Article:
Influence of Ascorbic Acid and of Thiamine on Physiological Responses of Guinea Pigs to High Ambient Temperature
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Citation:The Ohio Journal of Science. v66 n5 (September, 1966), 474-488
The effect of ascorbic acid and thiamine supplementation on response to chronic heat stress was measured in male guinea pigs. Chronic heat stress was associated with decreased food intake, weight loss, and decreased oxygen consumption. Colonic temperatures of heat-stressed guinea pigs remained above normal throughout the stress period. Total leukocyte and hemoglobin levels were significantly lower and eosinophil levels significantly higher in heat-stressed animals. Heart rates were not significantly different during early anesthesia. When body temperature fell to 36°C, heart rates were significantly less in heat-stressed animals. Necropsy indicated decreased liver weight to body weight ratios, decreased percentage of dry weight in adrenals, and increased percentage of dry weight in the livers of animals in the heat. No effect of vitamin supplementation on the physiological changes resulting from heat stress were found. Comparison with the effects of cold stress as reported in the literature indicates that heat and cold are dissimilar in their physiological effect on the guinea pig and that the response to vitamin supplementation is also dissimilar.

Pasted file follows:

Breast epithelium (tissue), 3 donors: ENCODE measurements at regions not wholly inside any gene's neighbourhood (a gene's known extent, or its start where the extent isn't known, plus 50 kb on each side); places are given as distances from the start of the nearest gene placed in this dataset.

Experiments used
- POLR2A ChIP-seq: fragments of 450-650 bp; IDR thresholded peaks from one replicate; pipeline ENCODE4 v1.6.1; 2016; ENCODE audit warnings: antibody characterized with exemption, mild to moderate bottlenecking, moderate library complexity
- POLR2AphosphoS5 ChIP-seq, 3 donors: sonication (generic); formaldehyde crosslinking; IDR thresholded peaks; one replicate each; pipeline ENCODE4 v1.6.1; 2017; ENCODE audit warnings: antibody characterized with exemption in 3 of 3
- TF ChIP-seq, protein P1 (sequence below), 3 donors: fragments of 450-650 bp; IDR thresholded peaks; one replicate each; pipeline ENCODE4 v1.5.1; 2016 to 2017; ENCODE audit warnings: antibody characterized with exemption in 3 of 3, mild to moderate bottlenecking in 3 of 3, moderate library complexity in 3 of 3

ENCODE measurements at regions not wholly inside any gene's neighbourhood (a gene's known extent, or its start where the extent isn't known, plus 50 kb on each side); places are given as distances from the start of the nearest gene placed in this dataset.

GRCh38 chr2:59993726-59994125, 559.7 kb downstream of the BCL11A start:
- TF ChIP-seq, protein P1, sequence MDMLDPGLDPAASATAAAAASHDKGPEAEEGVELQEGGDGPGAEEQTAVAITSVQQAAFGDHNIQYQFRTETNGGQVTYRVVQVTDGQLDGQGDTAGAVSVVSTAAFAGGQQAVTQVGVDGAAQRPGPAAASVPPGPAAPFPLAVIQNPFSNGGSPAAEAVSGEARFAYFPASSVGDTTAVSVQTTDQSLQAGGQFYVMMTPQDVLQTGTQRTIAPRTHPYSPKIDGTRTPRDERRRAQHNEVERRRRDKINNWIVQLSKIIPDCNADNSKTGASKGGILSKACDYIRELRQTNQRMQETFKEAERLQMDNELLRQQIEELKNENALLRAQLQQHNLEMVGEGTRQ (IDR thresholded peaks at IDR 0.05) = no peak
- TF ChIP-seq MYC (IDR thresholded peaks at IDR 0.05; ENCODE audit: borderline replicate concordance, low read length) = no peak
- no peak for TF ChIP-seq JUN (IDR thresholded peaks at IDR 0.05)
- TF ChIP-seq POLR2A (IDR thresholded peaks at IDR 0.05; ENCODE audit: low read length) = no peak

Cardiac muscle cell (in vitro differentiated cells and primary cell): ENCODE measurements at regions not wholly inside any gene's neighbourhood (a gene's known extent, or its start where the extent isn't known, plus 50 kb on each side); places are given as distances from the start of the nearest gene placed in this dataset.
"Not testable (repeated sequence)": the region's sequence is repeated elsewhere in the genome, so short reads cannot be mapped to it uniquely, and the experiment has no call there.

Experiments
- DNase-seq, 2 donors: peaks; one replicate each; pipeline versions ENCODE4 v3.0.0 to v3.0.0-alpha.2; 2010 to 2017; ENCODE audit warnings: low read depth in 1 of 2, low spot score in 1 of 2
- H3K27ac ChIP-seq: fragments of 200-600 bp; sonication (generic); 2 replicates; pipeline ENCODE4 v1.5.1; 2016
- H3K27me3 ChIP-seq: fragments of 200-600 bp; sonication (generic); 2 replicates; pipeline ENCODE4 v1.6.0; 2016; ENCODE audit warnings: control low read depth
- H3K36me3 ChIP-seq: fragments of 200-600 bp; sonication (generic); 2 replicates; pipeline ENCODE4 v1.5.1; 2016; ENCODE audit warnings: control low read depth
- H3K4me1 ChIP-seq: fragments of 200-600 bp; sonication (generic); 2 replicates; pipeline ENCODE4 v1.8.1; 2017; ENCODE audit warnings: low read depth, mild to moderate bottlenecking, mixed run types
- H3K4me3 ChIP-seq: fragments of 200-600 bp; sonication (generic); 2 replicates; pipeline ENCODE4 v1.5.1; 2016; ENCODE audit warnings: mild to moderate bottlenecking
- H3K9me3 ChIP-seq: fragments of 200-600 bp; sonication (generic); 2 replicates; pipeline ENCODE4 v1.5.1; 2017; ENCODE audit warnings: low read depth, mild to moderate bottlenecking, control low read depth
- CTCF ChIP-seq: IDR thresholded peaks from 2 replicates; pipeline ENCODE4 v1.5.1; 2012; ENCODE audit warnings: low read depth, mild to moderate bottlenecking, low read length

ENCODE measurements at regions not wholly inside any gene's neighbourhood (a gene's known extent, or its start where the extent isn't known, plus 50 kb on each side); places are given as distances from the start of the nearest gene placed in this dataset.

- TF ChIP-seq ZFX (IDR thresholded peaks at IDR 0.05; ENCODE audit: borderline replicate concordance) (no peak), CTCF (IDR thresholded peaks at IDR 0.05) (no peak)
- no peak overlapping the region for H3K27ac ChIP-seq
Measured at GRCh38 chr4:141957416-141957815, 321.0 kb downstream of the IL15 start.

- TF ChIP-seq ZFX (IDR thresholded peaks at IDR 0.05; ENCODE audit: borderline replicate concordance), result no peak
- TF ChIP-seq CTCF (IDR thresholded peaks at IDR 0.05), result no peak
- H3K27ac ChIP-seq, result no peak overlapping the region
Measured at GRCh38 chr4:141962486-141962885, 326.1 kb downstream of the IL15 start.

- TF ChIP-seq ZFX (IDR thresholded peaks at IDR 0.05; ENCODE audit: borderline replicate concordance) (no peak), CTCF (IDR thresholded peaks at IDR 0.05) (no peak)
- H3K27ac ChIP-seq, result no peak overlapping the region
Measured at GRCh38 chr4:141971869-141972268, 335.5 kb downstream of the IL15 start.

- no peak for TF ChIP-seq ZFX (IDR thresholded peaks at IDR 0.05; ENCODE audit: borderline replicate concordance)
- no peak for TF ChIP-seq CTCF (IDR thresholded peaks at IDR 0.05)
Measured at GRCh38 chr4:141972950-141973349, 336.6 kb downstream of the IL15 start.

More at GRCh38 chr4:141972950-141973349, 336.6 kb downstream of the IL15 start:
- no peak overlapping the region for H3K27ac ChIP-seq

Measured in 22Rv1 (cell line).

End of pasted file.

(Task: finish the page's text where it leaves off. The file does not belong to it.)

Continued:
Author Institution: Kent State University, Kent, Ohio
Rights:Reproduction of articles for non-commercial educational or research use granted without request if credit to The Ohio State University and The Ohio Academy of Science is given.
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